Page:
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How Secure is Deterministic Encryption?

Conference paper
Part of the Lecture Notes in Computer Science book series (LNCS, volume 9020)

Abstract

This paper presents three curious findings about deterministic public-key encryption (D-PKE) that further our understanding of its security, in particular because of the contrast with standard, randomized public-key encryption (R-PKE):
  • It would appear to be a triviality, for any primitive, that security in the standard model implies security in the random-oracle model, and it is certainly true, and easily proven, for R-PKE. For D-PKE it is not clear and depends on details of the definition. In particular we can show it in the non-uniform case but not in the uniform case.

  • The power of selective-opening attacks (SOA) comes from an adversary’s ability, upon corrupting a sender, to learn not just the message but also the coins used for encryption. For R-PKE, security is achievable. For D-PKE, where there are no coins, one’s first impression may be that SOAs are vacuous and security should be easily achievable. We show instead that SOA-security is impossible, meaning no D-PKE scheme can achieve it.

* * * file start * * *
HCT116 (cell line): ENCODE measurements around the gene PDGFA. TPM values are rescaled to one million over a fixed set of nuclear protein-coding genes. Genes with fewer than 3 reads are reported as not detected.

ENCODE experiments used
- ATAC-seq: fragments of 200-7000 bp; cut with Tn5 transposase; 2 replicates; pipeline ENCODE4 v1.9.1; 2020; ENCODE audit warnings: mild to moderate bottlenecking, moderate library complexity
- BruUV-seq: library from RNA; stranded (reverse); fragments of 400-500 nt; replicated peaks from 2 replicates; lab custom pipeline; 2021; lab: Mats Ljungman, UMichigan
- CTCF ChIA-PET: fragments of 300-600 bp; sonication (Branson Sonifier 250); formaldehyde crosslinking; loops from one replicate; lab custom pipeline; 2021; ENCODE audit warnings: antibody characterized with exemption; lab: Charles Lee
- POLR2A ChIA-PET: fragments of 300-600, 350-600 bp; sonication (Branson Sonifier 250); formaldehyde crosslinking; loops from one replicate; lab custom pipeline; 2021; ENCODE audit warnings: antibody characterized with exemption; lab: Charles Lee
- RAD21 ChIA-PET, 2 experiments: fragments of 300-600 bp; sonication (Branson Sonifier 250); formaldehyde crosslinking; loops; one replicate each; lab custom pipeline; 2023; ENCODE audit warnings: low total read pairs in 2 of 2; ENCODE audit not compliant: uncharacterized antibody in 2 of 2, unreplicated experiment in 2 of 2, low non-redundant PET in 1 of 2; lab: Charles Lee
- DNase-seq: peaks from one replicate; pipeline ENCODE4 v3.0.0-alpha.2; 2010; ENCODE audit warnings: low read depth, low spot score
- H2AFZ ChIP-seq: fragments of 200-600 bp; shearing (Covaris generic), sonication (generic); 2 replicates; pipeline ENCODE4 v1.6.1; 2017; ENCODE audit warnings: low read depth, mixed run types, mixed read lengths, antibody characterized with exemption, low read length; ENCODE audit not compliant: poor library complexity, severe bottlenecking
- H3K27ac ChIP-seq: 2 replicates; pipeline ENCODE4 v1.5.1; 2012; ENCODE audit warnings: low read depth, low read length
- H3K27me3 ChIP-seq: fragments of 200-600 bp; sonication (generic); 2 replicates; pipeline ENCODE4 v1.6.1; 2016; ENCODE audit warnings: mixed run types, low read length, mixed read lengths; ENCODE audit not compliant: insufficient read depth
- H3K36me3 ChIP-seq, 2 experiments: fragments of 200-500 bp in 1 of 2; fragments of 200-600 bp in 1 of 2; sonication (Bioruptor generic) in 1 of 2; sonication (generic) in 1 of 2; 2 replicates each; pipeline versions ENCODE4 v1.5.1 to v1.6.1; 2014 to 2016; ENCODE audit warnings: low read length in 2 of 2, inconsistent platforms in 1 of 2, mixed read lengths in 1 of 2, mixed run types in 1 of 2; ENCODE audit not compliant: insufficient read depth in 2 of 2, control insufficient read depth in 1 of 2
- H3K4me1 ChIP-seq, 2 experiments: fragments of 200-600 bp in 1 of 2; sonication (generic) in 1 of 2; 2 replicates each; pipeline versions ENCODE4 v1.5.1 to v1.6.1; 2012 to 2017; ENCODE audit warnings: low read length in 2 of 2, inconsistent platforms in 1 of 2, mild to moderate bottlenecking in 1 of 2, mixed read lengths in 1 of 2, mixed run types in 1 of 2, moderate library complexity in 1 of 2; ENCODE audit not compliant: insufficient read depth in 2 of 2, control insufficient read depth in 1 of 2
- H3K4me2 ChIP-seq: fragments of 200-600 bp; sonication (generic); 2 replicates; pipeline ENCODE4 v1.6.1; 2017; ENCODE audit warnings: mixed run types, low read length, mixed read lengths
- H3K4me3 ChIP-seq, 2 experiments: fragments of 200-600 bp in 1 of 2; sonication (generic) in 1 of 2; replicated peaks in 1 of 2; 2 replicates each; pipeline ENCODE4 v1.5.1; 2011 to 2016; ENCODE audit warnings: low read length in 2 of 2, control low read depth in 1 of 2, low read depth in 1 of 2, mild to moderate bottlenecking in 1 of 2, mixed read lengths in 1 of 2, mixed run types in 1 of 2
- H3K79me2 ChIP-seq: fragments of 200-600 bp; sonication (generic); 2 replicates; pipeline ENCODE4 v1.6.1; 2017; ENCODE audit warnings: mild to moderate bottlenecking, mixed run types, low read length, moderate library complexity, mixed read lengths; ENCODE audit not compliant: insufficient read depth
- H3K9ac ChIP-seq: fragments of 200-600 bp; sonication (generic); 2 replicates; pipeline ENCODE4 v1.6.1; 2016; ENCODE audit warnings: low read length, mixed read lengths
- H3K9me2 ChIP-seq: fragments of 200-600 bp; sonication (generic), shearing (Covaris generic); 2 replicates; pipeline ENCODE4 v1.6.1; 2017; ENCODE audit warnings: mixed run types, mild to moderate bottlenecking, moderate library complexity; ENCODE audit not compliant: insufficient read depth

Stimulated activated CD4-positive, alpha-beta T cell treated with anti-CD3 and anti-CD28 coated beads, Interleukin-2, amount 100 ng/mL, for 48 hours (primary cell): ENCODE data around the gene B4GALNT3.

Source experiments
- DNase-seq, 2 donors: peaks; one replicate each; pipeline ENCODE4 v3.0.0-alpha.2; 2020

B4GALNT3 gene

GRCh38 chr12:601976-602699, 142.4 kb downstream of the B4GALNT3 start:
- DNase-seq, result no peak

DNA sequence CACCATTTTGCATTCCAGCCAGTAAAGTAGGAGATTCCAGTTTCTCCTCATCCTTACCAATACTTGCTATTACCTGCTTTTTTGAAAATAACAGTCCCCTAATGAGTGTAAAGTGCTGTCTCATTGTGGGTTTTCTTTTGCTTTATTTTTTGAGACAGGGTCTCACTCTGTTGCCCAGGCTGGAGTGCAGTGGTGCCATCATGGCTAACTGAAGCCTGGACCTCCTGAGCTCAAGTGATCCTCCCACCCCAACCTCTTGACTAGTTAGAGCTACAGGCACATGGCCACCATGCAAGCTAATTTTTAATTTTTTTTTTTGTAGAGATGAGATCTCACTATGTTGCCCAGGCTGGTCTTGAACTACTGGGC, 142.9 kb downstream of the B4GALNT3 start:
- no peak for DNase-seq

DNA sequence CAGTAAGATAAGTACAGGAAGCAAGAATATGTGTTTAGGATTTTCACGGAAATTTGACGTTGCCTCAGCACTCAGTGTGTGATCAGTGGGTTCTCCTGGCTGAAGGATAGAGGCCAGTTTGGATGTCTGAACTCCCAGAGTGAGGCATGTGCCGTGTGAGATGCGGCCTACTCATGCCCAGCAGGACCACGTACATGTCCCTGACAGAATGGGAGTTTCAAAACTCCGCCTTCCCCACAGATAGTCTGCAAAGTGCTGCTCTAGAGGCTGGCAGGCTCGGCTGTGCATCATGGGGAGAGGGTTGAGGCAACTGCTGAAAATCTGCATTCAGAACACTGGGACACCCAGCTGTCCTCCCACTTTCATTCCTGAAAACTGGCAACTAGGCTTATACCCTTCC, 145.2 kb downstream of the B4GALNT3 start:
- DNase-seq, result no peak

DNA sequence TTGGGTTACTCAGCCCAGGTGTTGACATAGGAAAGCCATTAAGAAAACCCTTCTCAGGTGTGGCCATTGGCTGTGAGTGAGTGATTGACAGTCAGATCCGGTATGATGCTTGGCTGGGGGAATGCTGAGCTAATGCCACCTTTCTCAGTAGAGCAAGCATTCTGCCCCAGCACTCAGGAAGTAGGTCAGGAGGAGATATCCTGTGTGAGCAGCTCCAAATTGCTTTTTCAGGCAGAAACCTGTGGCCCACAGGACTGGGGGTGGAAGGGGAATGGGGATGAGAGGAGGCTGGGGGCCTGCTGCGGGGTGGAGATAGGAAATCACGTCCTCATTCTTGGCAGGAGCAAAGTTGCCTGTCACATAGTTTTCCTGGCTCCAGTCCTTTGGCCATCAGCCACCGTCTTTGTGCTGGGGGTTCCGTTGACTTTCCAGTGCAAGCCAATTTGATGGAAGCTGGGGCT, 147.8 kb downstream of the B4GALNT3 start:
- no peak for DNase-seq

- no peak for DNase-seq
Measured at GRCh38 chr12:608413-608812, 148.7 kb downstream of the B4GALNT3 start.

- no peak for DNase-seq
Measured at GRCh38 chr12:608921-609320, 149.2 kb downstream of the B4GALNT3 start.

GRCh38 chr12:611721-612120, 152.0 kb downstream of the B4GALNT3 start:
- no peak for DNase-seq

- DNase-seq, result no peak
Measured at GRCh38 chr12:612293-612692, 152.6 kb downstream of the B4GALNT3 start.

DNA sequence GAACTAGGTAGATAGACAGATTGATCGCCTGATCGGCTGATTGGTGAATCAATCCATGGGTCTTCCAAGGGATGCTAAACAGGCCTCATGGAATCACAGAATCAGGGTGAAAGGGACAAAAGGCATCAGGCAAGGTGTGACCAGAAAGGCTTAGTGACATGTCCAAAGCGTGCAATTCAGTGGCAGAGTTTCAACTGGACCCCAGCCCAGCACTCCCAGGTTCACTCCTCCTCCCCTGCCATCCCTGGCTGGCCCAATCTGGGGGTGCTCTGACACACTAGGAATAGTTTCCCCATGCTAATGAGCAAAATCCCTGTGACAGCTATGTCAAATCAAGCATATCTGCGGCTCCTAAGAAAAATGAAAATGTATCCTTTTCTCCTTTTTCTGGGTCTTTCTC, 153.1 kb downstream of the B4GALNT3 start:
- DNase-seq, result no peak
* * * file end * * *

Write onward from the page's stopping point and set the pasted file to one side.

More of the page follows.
• For R-PKE, single-user security implies multi-user security, but we show that there are D-PKE schemes secure for a single user and insecure with two users.

Keywords

Random Oracle Indistinguishability Style Oracle Query Cryptology ePrint Archive Optimistic Fair Exchange 
These keywords were added by machine and not by the authors. This process is experimental and the keywords may be updated as the learning algorithm improves.

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Copyright information

© International Association for Cryptologic Research 2015

Authors and Affiliations

  1. 1.Department of Computer Science and EngineeringUniversity of California San DiegoSan DiegoUSA
  2. 2.Institute of Theoretical InformaticsKarlsruhe Institute of TechnologyKarlsruheGermany

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